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The boy in the striped pyjamas or pajamas?

The boy in the striped pyjamas/pajamas is the title of a best-seller by the Irish writer John Boyne . The book, “set during World War II, tells a story seen through the innocent eyes of Bruno, the eight-year-old son of the commandant at a concentration camp, whose forbidden friendship with a Jewish boy on the other side of the camp fence has startling and unexpected consequences”.

What I most liked about reading this book was the fact that the drama was not really explicit, but that was even the most dramatic about it: the lack of awareness on the part of the children with respect to what was happening in and ouside the camp. It was so naive, and moving and sad at the same time!

A film based on this book will be released next weekend in Spain. I’ve just had a look at the trailer today, and although the movie might be good and interesting to see, I still recommend you the book better.

Both the book and the film based on it have the same title but the last word is written sometimes pyjamas and other times pajamas. Well, in fact both spellings are correct: pyjamas in British English (Br E) and pajamas in American English (Am E). One of the aspects of American and British English differences is spelling, about which you can test yourselves on this site: CLICK HERE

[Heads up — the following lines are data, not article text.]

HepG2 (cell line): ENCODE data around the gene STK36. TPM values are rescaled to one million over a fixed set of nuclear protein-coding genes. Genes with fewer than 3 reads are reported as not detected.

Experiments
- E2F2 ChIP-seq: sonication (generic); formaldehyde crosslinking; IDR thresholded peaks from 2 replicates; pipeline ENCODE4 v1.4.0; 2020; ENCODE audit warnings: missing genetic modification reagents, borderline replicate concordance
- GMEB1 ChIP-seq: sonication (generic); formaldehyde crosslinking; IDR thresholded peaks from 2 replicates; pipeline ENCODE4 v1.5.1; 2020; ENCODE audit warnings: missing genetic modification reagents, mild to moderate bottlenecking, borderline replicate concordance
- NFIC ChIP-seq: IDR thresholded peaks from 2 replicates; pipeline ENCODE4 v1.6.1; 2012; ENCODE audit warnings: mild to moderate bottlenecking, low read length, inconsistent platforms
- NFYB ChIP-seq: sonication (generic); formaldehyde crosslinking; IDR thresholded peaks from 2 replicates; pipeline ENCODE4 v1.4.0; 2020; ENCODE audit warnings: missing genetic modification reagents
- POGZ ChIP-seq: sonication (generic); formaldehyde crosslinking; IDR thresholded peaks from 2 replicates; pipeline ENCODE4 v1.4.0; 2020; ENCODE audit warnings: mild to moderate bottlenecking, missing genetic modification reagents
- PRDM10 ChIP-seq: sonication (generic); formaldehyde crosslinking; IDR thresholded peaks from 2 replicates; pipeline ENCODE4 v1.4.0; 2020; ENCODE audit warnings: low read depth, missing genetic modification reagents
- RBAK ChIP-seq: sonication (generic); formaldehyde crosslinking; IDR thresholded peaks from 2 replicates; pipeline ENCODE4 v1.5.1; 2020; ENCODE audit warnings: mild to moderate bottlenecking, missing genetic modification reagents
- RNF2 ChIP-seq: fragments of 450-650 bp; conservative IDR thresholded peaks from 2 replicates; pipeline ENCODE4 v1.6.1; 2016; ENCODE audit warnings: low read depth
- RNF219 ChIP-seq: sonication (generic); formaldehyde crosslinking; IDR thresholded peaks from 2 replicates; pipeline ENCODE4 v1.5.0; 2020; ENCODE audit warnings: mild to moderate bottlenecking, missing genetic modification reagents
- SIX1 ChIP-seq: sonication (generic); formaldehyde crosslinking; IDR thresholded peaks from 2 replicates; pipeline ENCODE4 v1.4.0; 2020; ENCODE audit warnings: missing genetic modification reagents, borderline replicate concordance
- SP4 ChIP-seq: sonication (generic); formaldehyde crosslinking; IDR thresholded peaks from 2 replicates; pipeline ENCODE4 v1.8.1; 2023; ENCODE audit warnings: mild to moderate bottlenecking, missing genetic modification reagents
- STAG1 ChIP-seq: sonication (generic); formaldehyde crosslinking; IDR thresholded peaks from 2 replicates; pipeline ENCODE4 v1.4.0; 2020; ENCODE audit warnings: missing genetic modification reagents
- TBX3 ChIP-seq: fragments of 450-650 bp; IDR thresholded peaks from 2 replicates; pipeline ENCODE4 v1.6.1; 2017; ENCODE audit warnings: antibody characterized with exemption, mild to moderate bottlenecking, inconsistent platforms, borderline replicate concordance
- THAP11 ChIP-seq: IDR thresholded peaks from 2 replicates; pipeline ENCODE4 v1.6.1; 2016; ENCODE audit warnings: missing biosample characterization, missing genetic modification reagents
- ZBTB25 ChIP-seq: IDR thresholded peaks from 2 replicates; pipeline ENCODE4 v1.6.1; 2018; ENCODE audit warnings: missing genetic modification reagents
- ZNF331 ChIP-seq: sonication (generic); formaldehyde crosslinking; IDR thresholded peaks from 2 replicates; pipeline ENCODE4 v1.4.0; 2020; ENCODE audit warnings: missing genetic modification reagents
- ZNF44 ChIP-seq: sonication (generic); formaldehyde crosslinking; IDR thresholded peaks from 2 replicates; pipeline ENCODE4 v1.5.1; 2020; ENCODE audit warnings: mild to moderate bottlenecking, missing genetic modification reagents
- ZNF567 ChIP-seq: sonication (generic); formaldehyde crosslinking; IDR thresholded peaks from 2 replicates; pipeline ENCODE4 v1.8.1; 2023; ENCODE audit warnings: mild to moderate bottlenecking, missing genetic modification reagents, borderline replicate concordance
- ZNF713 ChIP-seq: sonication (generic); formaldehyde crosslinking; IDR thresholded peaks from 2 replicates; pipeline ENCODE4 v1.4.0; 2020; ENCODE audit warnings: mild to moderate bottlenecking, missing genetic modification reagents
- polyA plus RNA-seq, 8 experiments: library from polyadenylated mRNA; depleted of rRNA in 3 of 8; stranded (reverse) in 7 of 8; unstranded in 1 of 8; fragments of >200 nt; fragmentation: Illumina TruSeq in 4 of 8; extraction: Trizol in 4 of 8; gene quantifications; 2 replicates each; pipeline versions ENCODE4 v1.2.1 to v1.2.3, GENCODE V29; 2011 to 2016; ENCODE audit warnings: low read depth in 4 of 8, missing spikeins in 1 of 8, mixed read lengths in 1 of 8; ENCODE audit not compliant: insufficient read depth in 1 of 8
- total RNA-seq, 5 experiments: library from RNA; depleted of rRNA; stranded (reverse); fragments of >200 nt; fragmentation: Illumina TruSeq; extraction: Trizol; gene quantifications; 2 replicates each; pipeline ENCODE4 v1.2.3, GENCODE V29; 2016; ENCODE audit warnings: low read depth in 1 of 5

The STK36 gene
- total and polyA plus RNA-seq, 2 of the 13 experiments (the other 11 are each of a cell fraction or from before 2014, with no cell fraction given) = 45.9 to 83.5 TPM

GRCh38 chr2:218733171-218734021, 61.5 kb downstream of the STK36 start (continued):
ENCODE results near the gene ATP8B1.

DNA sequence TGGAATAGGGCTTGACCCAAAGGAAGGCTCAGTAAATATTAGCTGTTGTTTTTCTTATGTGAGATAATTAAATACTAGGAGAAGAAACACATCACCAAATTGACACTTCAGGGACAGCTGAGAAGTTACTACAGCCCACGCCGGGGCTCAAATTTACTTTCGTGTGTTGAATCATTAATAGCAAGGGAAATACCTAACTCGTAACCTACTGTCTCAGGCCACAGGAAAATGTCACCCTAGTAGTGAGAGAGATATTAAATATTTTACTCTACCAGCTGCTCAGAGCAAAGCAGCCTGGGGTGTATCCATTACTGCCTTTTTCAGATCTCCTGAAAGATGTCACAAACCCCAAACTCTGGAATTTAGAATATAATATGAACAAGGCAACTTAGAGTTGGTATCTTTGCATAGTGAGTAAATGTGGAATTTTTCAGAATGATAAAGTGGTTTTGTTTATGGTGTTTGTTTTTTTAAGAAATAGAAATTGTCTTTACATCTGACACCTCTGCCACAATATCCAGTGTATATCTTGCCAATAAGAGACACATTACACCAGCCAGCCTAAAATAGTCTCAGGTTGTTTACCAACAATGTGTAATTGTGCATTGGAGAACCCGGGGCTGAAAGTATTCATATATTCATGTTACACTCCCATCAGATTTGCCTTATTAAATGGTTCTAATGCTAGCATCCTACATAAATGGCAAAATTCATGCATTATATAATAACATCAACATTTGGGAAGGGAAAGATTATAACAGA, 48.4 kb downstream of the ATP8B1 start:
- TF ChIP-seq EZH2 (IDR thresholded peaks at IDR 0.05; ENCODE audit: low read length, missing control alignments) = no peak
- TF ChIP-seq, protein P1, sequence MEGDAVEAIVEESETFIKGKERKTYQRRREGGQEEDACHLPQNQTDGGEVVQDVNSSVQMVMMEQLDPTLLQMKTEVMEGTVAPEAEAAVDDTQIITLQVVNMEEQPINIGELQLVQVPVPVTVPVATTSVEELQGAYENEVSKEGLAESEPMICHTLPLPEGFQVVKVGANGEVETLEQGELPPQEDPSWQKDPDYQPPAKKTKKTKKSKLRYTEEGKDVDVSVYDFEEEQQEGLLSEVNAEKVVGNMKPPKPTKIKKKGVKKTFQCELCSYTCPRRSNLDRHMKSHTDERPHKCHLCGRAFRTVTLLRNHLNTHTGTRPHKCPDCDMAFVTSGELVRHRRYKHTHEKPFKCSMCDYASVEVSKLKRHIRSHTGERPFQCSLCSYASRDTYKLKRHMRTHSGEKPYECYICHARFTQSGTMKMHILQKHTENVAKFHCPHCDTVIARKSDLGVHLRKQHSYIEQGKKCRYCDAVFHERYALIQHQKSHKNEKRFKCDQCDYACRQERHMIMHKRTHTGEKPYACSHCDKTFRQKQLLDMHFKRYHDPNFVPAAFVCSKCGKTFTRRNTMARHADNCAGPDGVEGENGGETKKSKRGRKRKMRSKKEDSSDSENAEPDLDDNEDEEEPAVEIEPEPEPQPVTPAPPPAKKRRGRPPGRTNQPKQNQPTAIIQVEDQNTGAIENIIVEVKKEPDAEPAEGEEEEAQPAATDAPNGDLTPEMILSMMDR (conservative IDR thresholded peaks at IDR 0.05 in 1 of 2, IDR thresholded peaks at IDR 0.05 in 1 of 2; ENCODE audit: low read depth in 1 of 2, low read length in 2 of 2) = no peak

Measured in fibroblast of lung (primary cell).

Have you had a few problems with the test? Perhaps you would like to read more in depth about spelling differences in the Wikipedia or just to read through this list, which also takes Canadian English differences into account.

But if you still feel disappointed with yourself because you find this topic a bit hard to digest, cheer up because spelling is not? so important to understand written English. You can have a bit of fun trying to read this from www.say-it-in-english.com:

IQ Test

Can you raed tihs? Olny srmat poelpe can. I cdnuolt blveiee taht I cluod aulaclty uesdnatnrd waht I was rdanieg. The phaonmneal pweor of the hmuan mnid, aoccdrnig to a rscheearch at Cmabrigde Uinervtisy, it deosn’t mttaer in waht oredr the ltteers in a wrod are, the olny iprmoatnt tihng is taht the frist and lsat ltteer be in the rghit pclae. The rset can be a taotl mses and you can sitll raed it wouthit a porbelm. Tihs is bcuseae the huamn mnid deos not raed ervey lteter by istlef, but the wrod as a wlohe. Amzanig, huh? Yaeh, and I awlyas tghuhot slpeling was ipmorantt!

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September 17, 2008 - Posted by | BOOKS, Reading, VIDEOS, Writing

2 Comments »

  1. Excellent point on the limits of spelling!

    For non-native English readers and writers, the focus on spelling often creates far more stress than needed. Keep in mind that only 1 out of 5 words in English is actually spelled the way it “ought” to be spelled phonetically. This doesn’t mean ignore spelling errors – but English teachers should keep perspective and encourage ESL students to keep reading and writing.

    Thanks for sharing the post!

    Comment by Eric | October 28, 2008 | Reply

  2. I agree with you that spelling, though it can’t be ignored, shouldn’t deter students from reading and writing in the first place.

    Comment by elenec | November 1, 2008 | Reply


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